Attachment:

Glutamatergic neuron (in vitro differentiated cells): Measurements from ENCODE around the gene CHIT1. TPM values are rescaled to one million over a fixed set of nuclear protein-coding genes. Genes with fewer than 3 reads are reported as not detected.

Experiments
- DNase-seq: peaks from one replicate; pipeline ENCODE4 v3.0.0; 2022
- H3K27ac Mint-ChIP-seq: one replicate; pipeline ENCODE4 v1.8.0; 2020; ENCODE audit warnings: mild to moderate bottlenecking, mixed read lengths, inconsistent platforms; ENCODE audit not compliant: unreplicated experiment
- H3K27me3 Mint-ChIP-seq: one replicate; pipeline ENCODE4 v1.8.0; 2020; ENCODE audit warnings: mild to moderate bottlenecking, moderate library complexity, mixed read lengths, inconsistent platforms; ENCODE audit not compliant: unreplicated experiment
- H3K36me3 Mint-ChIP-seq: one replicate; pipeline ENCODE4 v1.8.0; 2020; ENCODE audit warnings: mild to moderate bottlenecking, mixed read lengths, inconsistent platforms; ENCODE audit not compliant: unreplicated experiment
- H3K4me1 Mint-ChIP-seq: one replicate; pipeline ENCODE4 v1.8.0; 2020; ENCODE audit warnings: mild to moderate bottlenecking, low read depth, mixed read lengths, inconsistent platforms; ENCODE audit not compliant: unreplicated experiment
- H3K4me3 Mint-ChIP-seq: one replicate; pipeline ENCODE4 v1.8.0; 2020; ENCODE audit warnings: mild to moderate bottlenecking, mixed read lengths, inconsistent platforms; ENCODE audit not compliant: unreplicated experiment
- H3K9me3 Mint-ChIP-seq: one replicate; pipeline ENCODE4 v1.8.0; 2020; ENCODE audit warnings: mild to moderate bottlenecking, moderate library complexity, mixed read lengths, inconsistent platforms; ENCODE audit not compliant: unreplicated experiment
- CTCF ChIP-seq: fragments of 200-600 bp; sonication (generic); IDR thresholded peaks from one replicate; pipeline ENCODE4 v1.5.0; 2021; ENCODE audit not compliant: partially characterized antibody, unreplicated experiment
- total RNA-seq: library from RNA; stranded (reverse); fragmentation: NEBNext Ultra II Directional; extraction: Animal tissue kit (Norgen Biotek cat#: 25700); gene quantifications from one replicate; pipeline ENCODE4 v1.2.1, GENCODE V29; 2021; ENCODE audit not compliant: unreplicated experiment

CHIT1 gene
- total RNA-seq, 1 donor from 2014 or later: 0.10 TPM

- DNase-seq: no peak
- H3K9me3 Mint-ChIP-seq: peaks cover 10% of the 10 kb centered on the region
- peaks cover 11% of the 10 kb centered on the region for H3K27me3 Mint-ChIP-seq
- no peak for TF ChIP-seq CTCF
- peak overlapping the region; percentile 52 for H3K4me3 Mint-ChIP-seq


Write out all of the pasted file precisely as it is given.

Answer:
Glutamatergic neuron (in vitro differentiated cells): Measurements from ENCODE around the gene CHIT1. TPM values are rescaled to one million over a fixed set of nuclear protein-coding genes. Genes with fewer than 3 reads are reported as not detected.

Experiments
- DNase-seq: peaks from one replicate; pipeline ENCODE4 v3.0.0; 2022
- H3K27ac Mint-ChIP-seq: one replicate; pipeline ENCODE4 v1.8.0; 2020; ENCODE audit warnings: mild to moderate bottlenecking, mixed read lengths, inconsistent platforms; ENCODE audit not compliant: unreplicated experiment
- H3K27me3 Mint-ChIP-seq: one replicate; pipeline ENCODE4 v1.8.0; 2020; ENCODE audit warnings: mild to moderate bottlenecking, moderate library complexity, mixed read lengths, inconsistent platforms; ENCODE audit not compliant: unreplicated experiment
- H3K36me3 Mint-ChIP-seq: one replicate; pipeline ENCODE4 v1.8.0; 2020; ENCODE audit warnings: mild to moderate bottlenecking, mixed read lengths, inconsistent platforms; ENCODE audit not compliant: unreplicated experiment
- H3K4me1 Mint-ChIP-seq: one replicate; pipeline ENCODE4 v1.8.0; 2020; ENCODE audit warnings: mild to moderate bottlenecking, low read depth, mixed read lengths, inconsistent platforms; ENCODE audit not compliant: unreplicated experiment
- H3K4me3 Mint-ChIP-seq: one replicate; pipeline ENCODE4 v1.8.0; 2020; ENCODE audit warnings: mild to moderate bottlenecking, mixed read lengths, inconsistent platforms; ENCODE audit not compliant: unreplicated experiment
- H3K9me3 Mint-ChIP-seq: one replicate; pipeline ENCODE4 v1.8.0; 2020; ENCODE audit warnings: mild to moderate bottlenecking, moderate library complexity, mixed read lengths, inconsistent platforms; ENCODE audit not compliant: unreplicated experiment
- CTCF ChIP-seq: fragments of 200-600 bp; sonication (generic); IDR thresholded peaks from one replicate; pipeline ENCODE4 v1.5.0; 2021; ENCODE audit not compliant: partially characterized antibody, unreplicated experiment
- total RNA-seq: library from RNA; stranded (reverse); fragmentation: NEBNext Ultra II Directional; extraction: Animal tissue kit (Norgen Biotek cat#: 25700); gene quantifications from one replicate; pipeline ENCODE4 v1.2.1, GENCODE V29; 2021; ENCODE audit not compliant: unreplicated experiment

CHIT1 gene
- total RNA-seq, 1 donor from 2014 or later: 0.10 TPM

- DNase-seq: no peak
- H3K9me3 Mint-ChIP-seq: peaks cover 10% of the 10 kb centered on the region
- peaks cover 11% of the 10 kb centered on the region for H3K27me3 Mint-ChIP-seq
- no peak for TF ChIP-seq CTCF
- peak overlapping the region; percentile 52 for H3K4me3 Mint-ChIP-seq